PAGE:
Uplighters are light fittings that direct light output upwards. The light is bounced off a white ceiling.
Uplighters come in several flavours, each with their own strengths & weaknesses.
Pros & cons
- More even lighting spread than other lighting types
- Minimum shadowing
- Glare is eliminated
- Light fittings use shrouded bulbs, enabling a wide range of bulb types to be used
- Thus relatively futureproof
- Uplighting requires a white ceiling to be effective
- Not suited to exposed beam ceilings
- Not suited to very low ceiling properties (eg 6')
- There are some types of uplighter that perform poorly, though these are easily avoided
Main types are:
- Halogen uplighters
- Half moon plaster uplighters
- Spotlight fittings, eg R80
- PAR38 spotlight fittings
- Trough fluorescent lighting
- Shelf fluorescent lighting
- LED tape
These are usually free standing floor lamps
- obsolete due to energy waste & fire risk
- Typically 300-500w.
- High powers create excessive lighting in one area
- Thus it fails to eliminate glare and give even lighting, which are some of the main advantages of uplighting
- Power consumption is high
- Increases indoor temps on summer evenings
- Relatively expensive to run
- The lightbulbs run hot enough to ignite anything that lands on them, making them a fire risk
- Ignition temperature bulbs plus the ability to be knocked over are also not a good combination from a fire safety point of view
- Halogen bulbs run at high pressure and are known to very occasionally explode. A shower of high speed & very high temperature broken bulb pieces is probably not beneficial for health.
- LED halogen replacement bulbs are available
Half moon plaster uplighters
The bulb is positioned quite close to the wall, and this results in:
- every little blemish of the plaster is shown up, including the many slight blemishes no-one had ever noticed before.
- light intensity on the wall above the fitting is unnecessarily high
- So it fails to eliminate glare and give even lighting, which are some of the main advantages of uplighting
- Because of these shortcomings and the existence of better options, plaster half moon uplighters aren't a great choice
R80 Spotlight Fittings
- generally replaced by smaller formats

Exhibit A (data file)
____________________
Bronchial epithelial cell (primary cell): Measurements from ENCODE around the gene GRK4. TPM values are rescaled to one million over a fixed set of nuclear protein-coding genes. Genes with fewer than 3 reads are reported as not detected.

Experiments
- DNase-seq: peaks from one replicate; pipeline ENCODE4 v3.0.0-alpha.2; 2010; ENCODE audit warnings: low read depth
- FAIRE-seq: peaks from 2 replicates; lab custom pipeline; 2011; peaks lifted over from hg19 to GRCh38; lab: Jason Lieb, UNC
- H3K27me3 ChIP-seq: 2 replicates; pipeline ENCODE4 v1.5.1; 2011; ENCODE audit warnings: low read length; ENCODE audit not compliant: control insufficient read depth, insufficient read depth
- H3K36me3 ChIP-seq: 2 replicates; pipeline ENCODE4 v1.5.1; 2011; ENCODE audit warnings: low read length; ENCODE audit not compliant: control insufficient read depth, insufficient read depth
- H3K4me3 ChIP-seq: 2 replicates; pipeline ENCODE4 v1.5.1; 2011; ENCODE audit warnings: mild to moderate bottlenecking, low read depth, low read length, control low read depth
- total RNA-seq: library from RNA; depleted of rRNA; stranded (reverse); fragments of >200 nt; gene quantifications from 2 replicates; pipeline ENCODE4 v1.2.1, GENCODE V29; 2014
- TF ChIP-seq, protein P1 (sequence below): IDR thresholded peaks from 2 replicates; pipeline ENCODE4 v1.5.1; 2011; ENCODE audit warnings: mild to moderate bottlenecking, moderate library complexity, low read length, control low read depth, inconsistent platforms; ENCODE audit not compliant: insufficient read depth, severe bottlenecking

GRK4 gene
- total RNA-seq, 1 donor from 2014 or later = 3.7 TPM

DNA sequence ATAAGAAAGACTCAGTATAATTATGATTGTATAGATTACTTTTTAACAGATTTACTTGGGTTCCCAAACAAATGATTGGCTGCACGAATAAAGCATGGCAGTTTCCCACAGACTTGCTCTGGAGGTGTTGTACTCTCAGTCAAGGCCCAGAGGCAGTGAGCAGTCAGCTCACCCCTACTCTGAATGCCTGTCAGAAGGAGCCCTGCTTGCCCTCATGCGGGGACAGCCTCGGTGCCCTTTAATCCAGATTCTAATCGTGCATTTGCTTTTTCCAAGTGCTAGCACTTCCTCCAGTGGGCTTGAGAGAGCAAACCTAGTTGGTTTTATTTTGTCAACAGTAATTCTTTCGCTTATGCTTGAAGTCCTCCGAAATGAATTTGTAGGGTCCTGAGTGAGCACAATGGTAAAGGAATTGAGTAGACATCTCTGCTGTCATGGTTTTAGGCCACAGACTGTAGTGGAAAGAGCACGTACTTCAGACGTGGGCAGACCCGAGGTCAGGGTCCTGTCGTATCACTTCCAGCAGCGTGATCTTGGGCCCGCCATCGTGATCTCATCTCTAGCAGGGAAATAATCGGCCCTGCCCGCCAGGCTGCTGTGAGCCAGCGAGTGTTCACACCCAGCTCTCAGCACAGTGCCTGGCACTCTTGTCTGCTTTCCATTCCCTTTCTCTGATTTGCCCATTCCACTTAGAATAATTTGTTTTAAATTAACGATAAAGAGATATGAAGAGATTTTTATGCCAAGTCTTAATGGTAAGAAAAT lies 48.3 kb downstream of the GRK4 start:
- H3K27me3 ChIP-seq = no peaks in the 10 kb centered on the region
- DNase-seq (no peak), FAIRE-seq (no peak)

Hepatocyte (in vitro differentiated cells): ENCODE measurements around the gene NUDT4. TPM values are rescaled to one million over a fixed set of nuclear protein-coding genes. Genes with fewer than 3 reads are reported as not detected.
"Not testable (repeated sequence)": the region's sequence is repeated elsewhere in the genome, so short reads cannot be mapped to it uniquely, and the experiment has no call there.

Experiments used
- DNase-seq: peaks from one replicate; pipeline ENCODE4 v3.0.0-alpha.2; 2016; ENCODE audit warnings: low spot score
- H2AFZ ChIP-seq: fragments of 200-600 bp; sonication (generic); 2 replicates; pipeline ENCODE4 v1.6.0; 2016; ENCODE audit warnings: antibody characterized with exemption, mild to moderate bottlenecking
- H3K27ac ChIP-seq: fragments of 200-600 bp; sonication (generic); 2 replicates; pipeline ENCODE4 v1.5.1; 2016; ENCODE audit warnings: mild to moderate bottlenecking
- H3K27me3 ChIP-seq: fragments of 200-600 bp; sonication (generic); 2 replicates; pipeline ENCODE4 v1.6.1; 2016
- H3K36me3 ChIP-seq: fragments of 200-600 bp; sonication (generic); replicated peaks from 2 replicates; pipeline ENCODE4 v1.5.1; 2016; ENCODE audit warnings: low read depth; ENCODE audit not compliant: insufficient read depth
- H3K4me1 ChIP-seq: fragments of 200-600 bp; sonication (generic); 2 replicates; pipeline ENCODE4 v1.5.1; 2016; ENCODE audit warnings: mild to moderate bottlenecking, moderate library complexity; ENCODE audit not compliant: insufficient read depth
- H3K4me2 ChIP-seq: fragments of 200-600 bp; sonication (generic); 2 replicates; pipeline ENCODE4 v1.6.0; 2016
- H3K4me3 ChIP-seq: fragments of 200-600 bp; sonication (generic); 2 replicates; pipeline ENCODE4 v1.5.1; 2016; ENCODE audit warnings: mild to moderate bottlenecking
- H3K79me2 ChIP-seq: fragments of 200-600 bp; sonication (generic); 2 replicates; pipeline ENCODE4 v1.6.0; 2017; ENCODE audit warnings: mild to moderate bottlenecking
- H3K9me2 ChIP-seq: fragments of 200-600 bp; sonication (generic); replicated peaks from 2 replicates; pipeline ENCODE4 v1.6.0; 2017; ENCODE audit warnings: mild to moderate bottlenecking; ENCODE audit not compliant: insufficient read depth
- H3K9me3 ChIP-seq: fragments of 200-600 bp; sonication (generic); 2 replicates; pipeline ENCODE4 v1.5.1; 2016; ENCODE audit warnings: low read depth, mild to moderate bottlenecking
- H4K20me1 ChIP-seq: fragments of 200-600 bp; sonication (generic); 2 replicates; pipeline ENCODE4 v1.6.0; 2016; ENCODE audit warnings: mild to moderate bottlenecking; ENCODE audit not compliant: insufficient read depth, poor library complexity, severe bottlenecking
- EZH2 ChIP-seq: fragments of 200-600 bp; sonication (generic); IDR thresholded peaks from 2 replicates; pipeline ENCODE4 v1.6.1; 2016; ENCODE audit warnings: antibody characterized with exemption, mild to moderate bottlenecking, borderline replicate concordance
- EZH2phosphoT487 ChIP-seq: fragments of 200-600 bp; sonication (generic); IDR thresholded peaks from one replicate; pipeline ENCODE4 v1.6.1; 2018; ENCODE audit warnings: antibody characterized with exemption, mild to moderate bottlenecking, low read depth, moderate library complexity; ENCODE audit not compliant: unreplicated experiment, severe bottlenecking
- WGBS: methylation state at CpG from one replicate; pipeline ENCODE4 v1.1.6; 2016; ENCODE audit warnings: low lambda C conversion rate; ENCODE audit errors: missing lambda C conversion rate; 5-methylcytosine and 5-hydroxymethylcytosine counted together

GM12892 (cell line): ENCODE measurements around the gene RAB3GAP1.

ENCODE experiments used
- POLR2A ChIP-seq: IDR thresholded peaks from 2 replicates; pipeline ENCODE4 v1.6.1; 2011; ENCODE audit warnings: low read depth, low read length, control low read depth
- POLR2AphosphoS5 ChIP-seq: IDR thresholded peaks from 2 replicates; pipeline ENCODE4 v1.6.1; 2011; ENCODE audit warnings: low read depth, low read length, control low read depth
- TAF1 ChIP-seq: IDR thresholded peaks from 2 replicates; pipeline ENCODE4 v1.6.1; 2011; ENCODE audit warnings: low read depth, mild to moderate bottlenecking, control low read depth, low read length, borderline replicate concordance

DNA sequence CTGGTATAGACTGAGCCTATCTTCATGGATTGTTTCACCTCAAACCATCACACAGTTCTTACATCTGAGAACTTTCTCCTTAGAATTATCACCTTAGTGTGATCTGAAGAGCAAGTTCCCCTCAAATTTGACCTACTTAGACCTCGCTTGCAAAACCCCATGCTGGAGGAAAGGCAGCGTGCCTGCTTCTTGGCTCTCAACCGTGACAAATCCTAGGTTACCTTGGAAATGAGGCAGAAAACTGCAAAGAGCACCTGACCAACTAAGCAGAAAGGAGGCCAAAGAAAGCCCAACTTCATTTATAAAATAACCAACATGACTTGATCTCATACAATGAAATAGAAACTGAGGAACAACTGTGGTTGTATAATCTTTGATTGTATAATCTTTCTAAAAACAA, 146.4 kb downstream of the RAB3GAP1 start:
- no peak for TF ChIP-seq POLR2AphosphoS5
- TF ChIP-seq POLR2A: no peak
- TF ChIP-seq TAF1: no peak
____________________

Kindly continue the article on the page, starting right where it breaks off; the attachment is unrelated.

- These hold the bulb in a shroud on the end of a stalk.
- Spotlight fittings that leave the bulb unshrouded produce glare
- No need to use spotlight bulbs
- R80 fittings can also take small CFLs & LEDs. Only a minority of CFLs that fit can provide as much light as a 60w filament bulb
- Bulb is positioned far enough from wall to avoid glare and excessive lighting levels just above the fitting
- Spotlight fittings are position adjustable
- Larger PAR38 fittings can take almost any bulb
- Ability to use GLS, CFL or LED makes this approach more futureproof
- R80 spotlight fittings are usually white inside the shroud. Non-white interiors require spotlight bulbs
- The fittings usually look pleasant
- Extra glare compared to enclosed spotlights
- Plastic discs can crack and deteriorate
PAR38 spotlight fittings
- obsolete due to size
- Shrouded fittings are large enough to take pretty much any type of bulb
- Fittings that leave the bulb unshrouded & visible are less versatile
- LEDs or CFLs are used in these fittings for uplighting
- Bulb is positioned far enough from wall to avoid glare and excessive lighting levels close to the fitting
- Ability to use either GLS, almost any CFL, LED, mains halogen, plus the large lamp space available makes this approach the most futureproof of all
- PAR38 spotlight fittings are much larger than R80 fittings. The appearance of the fittings is thus particularly important
- PAR38 fittings are often white inside the shroud, any fitting that isn't can only take spotlight bulbs
- These use linear fluorescent tubes or LED equivalents
- Some LED linear tubes give better output lumens per watt
- Fluorescent tubes permit choice of colour temp, covering the whole range from 2700K to daylight.
- Fluorescent Lighting can give very good lighting, but some precautions are needed with Fluorescent Lighting to avoid the common mistakes and achieve this.
- Trough uplighters give a very wide lightspread, maximising the benefits of uplighting.
- The large size of tubes restricts their positioning options
- Trough lights can often be hidden, and their cool running temperature increases the possible positions.
Similar to trough uplighting, but the fitting itself is visible
- Less visually appealing, but as simple to use as plugging a light in and putting it on a white shelf.
- Good choice for garages & workshops, where good lighting is wanted but appearance of fitting is not important.
- Can fit almost any space
- Poor efficiency tapes exist as well as good ones
- Safe low voltage operation
- Wipeable coated & bare LED versions available
- RGB available giving selectable colours
Wood & Copper
An uncommon type of uplighter uses a varnished copper reflector to reflect coloured light upwards. These really emphasise the character and richness of timber ceilings. The energy efficiency is inevitably low, due to both reflector and timber being a non-light colour.